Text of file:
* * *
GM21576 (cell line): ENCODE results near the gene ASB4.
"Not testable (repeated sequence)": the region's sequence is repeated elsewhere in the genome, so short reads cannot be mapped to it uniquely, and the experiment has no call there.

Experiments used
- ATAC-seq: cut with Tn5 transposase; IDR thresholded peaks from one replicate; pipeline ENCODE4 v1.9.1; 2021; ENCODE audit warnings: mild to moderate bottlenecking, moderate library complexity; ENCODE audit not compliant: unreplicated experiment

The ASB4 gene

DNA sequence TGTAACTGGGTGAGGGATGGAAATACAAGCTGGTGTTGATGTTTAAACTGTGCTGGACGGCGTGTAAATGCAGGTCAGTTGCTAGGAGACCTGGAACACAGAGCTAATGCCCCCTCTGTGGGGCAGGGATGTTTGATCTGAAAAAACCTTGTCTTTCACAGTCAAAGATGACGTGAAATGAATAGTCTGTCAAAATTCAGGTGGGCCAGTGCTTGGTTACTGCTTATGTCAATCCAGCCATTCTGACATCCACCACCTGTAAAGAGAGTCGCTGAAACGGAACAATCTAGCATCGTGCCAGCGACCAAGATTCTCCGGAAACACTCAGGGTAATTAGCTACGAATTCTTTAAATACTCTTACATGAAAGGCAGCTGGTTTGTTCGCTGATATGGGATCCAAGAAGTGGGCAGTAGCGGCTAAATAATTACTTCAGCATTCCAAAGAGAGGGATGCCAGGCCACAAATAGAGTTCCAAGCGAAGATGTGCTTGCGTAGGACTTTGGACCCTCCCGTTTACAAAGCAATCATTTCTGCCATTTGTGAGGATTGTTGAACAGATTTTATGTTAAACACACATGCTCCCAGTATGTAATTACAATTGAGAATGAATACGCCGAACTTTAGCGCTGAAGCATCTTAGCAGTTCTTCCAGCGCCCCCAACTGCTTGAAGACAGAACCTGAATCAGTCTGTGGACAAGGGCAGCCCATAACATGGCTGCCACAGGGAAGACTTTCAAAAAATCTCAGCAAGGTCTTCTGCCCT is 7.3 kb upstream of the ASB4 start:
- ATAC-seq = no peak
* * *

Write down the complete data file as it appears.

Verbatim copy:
GM21576 (cell line): ENCODE results near the gene ASB4.
"Not testable (repeated sequence)": the region's sequence is repeated elsewhere in the genome, so short reads cannot be mapped to it uniquely, and the experiment has no call there.

Experiments used
- ATAC-seq: cut with Tn5 transposase; IDR thresholded peaks from one replicate; pipeline ENCODE4 v1.9.1; 2021; ENCODE audit warnings: mild to moderate bottlenecking, moderate library complexity; ENCODE audit not compliant: unreplicated experiment

The ASB4 gene

DNA sequence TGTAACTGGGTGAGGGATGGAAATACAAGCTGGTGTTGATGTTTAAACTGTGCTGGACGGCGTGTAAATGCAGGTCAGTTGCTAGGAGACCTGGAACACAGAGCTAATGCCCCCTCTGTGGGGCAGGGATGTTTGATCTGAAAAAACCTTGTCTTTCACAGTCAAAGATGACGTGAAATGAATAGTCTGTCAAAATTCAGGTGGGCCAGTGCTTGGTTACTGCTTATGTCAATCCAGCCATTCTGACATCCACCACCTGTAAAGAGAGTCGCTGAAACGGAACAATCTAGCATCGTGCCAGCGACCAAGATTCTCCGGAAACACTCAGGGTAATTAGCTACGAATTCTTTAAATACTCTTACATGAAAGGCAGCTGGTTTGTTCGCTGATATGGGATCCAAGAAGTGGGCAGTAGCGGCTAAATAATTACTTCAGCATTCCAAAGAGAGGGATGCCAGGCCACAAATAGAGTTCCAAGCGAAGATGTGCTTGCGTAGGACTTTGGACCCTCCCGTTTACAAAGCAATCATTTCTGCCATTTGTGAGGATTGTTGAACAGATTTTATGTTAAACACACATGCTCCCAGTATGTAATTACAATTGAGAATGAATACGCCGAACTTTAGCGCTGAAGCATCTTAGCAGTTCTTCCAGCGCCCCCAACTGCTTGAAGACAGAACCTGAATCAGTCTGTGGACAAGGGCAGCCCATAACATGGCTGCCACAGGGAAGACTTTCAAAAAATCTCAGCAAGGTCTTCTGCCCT is 7.3 kb upstream of the ASB4 start:
- ATAC-seq = no peak